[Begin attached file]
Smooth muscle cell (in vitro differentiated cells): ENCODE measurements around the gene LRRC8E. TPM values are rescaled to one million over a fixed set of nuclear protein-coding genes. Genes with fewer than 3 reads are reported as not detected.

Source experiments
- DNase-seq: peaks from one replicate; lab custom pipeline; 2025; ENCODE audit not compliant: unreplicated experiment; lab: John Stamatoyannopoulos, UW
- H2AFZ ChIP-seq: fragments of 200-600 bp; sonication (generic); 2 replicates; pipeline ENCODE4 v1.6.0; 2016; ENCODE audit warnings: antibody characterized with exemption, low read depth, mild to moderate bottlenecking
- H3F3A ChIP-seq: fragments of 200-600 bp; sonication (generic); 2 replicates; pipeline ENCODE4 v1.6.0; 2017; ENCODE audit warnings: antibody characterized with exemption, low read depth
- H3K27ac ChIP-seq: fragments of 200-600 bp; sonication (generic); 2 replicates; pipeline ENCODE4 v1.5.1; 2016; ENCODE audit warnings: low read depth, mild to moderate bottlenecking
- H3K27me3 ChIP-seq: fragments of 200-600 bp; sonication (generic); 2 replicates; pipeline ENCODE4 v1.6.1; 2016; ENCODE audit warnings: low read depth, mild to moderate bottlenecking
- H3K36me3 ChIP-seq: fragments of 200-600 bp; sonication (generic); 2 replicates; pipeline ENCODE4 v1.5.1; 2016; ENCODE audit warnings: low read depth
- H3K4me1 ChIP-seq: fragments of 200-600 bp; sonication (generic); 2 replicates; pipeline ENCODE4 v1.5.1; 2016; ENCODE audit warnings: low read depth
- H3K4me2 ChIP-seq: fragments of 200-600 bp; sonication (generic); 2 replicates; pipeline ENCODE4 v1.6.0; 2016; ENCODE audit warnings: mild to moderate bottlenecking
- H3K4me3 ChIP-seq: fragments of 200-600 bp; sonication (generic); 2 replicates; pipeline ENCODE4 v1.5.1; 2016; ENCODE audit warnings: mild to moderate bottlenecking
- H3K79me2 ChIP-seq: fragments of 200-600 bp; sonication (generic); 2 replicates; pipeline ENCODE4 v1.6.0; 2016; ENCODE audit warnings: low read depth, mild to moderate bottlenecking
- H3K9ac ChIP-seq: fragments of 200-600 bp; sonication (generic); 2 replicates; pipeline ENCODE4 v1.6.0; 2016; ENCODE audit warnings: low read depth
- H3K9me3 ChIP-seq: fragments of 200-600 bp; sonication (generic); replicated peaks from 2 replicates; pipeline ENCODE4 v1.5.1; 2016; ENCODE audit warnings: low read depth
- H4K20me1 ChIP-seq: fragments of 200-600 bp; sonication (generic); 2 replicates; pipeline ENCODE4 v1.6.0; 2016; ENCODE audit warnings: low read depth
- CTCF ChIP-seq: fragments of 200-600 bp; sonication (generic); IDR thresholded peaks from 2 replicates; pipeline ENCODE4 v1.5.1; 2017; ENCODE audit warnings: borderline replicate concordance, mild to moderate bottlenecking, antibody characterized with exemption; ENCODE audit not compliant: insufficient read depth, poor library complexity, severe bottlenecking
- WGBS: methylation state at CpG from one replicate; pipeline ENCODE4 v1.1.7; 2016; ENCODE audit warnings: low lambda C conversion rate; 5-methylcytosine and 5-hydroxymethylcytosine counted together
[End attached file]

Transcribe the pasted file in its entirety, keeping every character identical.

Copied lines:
Smooth muscle cell (in vitro differentiated cells): ENCODE measurements around the gene LRRC8E. TPM values are rescaled to one million over a fixed set of nuclear protein-coding genes. Genes with fewer than 3 reads are reported as not detected.

Source experiments
- DNase-seq: peaks from one replicate; lab custom pipeline; 2025; ENCODE audit not compliant: unreplicated experiment; lab: John Stamatoyannopoulos, UW
- H2AFZ ChIP-seq: fragments of 200-600 bp; sonication (generic); 2 replicates; pipeline ENCODE4 v1.6.0; 2016; ENCODE audit warnings: antibody characterized with exemption, low read depth, mild to moderate bottlenecking
- H3F3A ChIP-seq: fragments of 200-600 bp; sonication (generic); 2 replicates; pipeline ENCODE4 v1.6.0; 2017; ENCODE audit warnings: antibody characterized with exemption, low read depth
- H3K27ac ChIP-seq: fragments of 200-600 bp; sonication (generic); 2 replicates; pipeline ENCODE4 v1.5.1; 2016; ENCODE audit warnings: low read depth, mild to moderate bottlenecking
- H3K27me3 ChIP-seq: fragments of 200-600 bp; sonication (generic); 2 replicates; pipeline ENCODE4 v1.6.1; 2016; ENCODE audit warnings: low read depth, mild to moderate bottlenecking
- H3K36me3 ChIP-seq: fragments of 200-600 bp; sonication (generic); 2 replicates; pipeline ENCODE4 v1.5.1; 2016; ENCODE audit warnings: low read depth
- H3K4me1 ChIP-seq: fragments of 200-600 bp; sonication (generic); 2 replicates; pipeline ENCODE4 v1.5.1; 2016; ENCODE audit warnings: low read depth
- H3K4me2 ChIP-seq: fragments of 200-600 bp; sonication (generic); 2 replicates; pipeline ENCODE4 v1.6.0; 2016; ENCODE audit warnings: mild to moderate bottlenecking
- H3K4me3 ChIP-seq: fragments of 200-600 bp; sonication (generic); 2 replicates; pipeline ENCODE4 v1.5.1; 2016; ENCODE audit warnings: mild to moderate bottlenecking
- H3K79me2 ChIP-seq: fragments of 200-600 bp; sonication (generic); 2 replicates; pipeline ENCODE4 v1.6.0; 2016; ENCODE audit warnings: low read depth, mild to moderate bottlenecking
- H3K9ac ChIP-seq: fragments of 200-600 bp; sonication (generic); 2 replicates; pipeline ENCODE4 v1.6.0; 2016; ENCODE audit warnings: low read depth
- H3K9me3 ChIP-seq: fragments of 200-600 bp; sonication (generic); replicated peaks from 2 replicates; pipeline ENCODE4 v1.5.1; 2016; ENCODE audit warnings: low read depth
- H4K20me1 ChIP-seq: fragments of 200-600 bp; sonication (generic); 2 replicates; pipeline ENCODE4 v1.6.0; 2016; ENCODE audit warnings: low read depth
- CTCF ChIP-seq: fragments of 200-600 bp; sonication (generic); IDR thresholded peaks from 2 replicates; pipeline ENCODE4 v1.5.1; 2017; ENCODE audit warnings: borderline replicate concordance, mild to moderate bottlenecking, antibody characterized with exemption; ENCODE audit not compliant: insufficient read depth, poor library complexity, severe bottlenecking
- WGBS: methylation state at CpG from one replicate; pipeline ENCODE4 v1.1.7; 2016; ENCODE audit warnings: low lambda C conversion rate; 5-methylcytosine and 5-hydroxymethylcytosine counted together